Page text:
AMARAH, Iraq — With Iraqis poised to elect a new government -- at a time when it is particularly compelling for the world to hear their thoughts -- most Western journalists are forced to operate on a short leash, unable to casually approach many Iraqis or leave Baghdad without the help of the U.S. military.
A year ago, reporters generally were able to interview Iraqis on the capital's streets and travel across the nation. Now, because of the deteriorating security situation, they can hardly go out in Baghdad, much less the rest of the country.
For The Record
Los Angeles Times Tuesday January 25, 2005 Home Edition Main News Part A Page 2 National Desk 0 inches; 27 words Type of Material: Correction
Reporters in Iraq -- An article in Sunday's Section A about challenges that reporters face in Iraq named British public affairs officer Victoria Whitford as Victoria Whitfield.
In Baghdad, they make appointments, traveling swiftly to and from their interviews with barely a moment to take in the mood of the street. Some journalists now live exclusively in the heavily fortified Green Zone, cut off from most of the country.
Traveling by road outside the capital has become unsafe since abductions became commonplace during the summer; an Italian and two French journalists were among those taken hostage. And most Western reporters have determined that their only option is to turn to the U.S. and British embassies for transportation help.
The embassies, with the power to commandeer military helicopters, armed with gunners and personal security details, allow journalists to leapfrog the ring of danger around Baghdad and visit the rest of the country.
After being airlifted in, some reporters are able to go out on their own in relatively safe areas such as Kurdistan and parts of southern Iraq. Others stay for long periods with the military. (Journalists also routinely use Iraqi interpreters and correspondents to report on places unsafe for Westerners.)
But in most cases, reporters seeking to do their jobs must rely on the embassies, especially for one- and two-day trips focused on the Jan. 30 election.
But with the mobility come some hindrances. Western government officials exert control over the journalists' itineraries, set up interviews, and decide who and what will be seen. The arrangements can make the trips efficient but preclude the type of free-ranging reporting that journalists usually do on their own.
Still, most journalists think this is better than not getting out at all. Yet even under these conditions, there is no guarantee there will be a story, as reporters learned Saturday on a British Embassy-organized trip to Amarah, a turbulent town in southern Iraq.
The trip was meant to show firsthand the election campaigns of various slates and to allow reporters to gauge voters' attitudes in this predominantly Shiite Muslim southern province, whose people view themselves as fiercely independent of Baghdad and of the British troops stationed in their midst.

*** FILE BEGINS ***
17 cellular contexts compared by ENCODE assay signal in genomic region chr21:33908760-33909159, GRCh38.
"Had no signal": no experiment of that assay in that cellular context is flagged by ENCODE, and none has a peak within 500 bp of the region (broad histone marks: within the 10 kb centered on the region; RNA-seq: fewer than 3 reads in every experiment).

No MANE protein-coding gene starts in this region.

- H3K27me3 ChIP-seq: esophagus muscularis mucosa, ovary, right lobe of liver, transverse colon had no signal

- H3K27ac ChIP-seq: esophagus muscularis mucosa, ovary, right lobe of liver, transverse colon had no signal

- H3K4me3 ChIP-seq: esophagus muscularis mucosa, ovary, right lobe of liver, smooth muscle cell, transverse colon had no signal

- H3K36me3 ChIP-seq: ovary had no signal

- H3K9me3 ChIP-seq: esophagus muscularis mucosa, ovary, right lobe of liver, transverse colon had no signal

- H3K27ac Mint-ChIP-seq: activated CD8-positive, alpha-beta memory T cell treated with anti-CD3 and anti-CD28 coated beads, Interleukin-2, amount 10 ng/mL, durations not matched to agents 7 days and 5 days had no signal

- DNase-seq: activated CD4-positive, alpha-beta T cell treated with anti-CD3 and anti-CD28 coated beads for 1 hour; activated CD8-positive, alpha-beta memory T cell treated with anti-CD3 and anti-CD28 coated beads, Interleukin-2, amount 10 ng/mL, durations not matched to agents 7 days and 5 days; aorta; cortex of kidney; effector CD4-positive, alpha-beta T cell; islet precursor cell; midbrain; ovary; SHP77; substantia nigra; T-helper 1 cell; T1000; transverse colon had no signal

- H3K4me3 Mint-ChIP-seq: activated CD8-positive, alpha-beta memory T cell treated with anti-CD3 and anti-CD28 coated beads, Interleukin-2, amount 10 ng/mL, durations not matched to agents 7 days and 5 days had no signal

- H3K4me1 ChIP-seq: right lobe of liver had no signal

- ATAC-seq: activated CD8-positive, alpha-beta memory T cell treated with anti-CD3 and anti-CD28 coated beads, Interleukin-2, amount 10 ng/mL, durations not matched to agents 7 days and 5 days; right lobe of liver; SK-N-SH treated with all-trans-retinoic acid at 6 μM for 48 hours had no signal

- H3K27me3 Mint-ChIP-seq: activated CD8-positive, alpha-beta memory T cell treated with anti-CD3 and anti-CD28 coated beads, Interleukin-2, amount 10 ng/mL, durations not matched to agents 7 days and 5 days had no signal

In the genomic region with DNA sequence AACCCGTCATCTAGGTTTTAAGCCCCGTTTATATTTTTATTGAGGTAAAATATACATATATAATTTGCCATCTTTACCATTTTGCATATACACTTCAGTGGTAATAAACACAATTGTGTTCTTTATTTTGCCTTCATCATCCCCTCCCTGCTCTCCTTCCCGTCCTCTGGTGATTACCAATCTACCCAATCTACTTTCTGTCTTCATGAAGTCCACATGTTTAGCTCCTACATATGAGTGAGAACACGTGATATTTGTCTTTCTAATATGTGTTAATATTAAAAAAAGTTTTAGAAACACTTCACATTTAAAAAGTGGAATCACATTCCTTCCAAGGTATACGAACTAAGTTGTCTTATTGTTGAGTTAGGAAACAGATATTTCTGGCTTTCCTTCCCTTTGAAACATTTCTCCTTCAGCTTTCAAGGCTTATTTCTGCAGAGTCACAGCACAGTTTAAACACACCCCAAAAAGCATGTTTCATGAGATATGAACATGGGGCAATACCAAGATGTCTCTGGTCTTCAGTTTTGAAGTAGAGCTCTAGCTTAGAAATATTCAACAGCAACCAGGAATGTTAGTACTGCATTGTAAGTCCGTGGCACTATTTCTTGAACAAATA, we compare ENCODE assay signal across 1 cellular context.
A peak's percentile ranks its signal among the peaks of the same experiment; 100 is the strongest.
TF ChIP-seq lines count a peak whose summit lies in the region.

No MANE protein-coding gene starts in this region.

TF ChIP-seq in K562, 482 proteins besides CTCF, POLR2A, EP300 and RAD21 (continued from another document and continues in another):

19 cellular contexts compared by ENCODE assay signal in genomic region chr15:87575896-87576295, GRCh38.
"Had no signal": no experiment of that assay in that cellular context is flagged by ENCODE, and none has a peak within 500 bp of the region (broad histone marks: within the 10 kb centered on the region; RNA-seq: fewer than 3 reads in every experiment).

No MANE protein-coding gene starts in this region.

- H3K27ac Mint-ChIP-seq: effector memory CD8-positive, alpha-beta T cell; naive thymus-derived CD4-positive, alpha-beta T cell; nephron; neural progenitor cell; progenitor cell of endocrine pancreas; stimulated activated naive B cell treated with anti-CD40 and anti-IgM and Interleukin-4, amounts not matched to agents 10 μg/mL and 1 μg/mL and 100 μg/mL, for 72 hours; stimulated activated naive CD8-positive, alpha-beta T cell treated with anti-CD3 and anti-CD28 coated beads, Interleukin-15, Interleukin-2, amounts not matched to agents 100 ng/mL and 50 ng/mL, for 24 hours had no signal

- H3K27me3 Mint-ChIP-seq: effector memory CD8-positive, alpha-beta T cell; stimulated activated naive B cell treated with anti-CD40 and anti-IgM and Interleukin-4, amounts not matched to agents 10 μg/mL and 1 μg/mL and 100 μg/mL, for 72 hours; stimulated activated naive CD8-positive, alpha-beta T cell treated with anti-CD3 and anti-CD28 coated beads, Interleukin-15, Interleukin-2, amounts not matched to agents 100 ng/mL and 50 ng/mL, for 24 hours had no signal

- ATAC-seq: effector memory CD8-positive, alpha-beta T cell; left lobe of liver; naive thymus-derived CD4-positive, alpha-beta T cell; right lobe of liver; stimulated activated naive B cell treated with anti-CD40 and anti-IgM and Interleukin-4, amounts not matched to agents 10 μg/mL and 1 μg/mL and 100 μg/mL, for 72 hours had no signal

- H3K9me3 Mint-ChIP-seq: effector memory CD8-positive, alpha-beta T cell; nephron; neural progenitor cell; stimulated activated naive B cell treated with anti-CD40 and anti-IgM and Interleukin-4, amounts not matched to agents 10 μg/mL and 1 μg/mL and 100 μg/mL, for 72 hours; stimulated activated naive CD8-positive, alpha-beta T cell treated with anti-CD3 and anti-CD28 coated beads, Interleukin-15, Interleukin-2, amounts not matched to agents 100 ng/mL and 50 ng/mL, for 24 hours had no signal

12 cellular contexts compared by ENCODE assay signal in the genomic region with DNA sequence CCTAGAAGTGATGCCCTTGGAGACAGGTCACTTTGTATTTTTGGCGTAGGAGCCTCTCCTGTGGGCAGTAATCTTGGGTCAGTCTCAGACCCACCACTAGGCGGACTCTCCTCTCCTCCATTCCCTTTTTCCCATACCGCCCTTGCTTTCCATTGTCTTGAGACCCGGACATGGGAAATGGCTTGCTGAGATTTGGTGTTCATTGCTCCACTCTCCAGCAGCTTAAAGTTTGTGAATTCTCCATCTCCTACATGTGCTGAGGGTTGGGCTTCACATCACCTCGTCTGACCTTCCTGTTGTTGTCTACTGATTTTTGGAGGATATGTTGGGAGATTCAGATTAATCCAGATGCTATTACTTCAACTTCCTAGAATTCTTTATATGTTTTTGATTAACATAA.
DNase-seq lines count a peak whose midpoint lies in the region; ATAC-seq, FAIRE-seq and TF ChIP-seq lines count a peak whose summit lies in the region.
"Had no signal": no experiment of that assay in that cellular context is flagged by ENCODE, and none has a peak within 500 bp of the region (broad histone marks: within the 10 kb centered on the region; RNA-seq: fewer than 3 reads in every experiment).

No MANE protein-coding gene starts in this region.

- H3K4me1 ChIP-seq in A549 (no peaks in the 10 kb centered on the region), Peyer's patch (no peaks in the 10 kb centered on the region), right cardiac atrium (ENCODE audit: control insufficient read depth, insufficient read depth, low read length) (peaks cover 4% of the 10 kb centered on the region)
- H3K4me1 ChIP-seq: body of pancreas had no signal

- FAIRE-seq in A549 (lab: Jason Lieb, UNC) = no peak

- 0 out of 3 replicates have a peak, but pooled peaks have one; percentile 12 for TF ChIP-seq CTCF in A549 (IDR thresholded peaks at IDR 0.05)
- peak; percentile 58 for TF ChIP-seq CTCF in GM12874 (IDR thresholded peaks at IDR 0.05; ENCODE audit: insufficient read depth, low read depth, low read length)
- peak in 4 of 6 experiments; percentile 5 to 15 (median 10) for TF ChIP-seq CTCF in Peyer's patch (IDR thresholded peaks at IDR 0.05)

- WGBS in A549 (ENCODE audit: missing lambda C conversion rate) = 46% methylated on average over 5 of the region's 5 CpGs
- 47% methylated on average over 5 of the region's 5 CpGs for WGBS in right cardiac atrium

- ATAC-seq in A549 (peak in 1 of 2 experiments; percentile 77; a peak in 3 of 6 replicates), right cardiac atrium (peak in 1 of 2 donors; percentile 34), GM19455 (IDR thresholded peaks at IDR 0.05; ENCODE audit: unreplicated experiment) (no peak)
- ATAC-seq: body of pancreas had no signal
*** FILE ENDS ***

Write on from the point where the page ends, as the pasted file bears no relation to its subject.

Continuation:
The trip was also touted as a rare chance for reporters to visit the indigenous Marsh Arab population, one of the groups most persecuted by former Iraqi President Saddam Hussein.
The departure time for Maysan, the province of which Amarah is the capital, was set for 7:25 a.m. The journey on a U.S. Black Hawk helicopter would be about 90 minutes.
The day dawned gray and chill, a thin mist turning Baghdad's usually dry air damp. Some of the reporters gathered at the Green Zone checkpoint staffed by Nepalese Gurkhas shivered.
A dozen reporters were scheduled to go, but as is often the case, several were no shows.
One had been trapped in a checkpoint line, waiting to have his equipment scanned by U.S. soldiers before he could enter the Green Zone. There are no express lines for reporters, and when trying to enter the heavily fortified area, they stand in the same queues as Iraqis, whom the soldiers search meticulously.
A second had thought that the meeting time was 8 a.m. rather than 7. That reporter had misheard the British Embassy public affairs officer -- the telephone lines are so poor.
Those on hand waited eagerly for the choppers as the mist turned to rain and the wind whipped the palm trees that edge the field.
Eight o'clock, the designated liftoff time, came and went with no sign of the helicopters. They had mechanical problems, we learned, and were still in Balad, a military base about 45 miles northeast of Baghdad. They would arrive at 9 a.m., we were told.
British public affairs officer Victoria Whitfield frantically tried to reach officials in Amarah on her cellphone to let them know we would be late. She also tried to reach dispatchers to seek alternative choppers.
Worried by the delay, and determined to make the trip work, she explained that we would be briefed by a military officer who best knew the election picture on the ground. The reporters, she said, would then split into two groups, one interviewing political candidates and the other visiting a village of Marsh Arabs.
It wasn't until close to 10:15 a.m. that we finally heard the whir of the propellers.
We ran across the wet tarmac, the wind and the weight of our flak jackets slowing us to a lumbering jog. As the helicopters lifted off, rivulets of rainwater skittered along the loose door frames, soaking those seated nearest.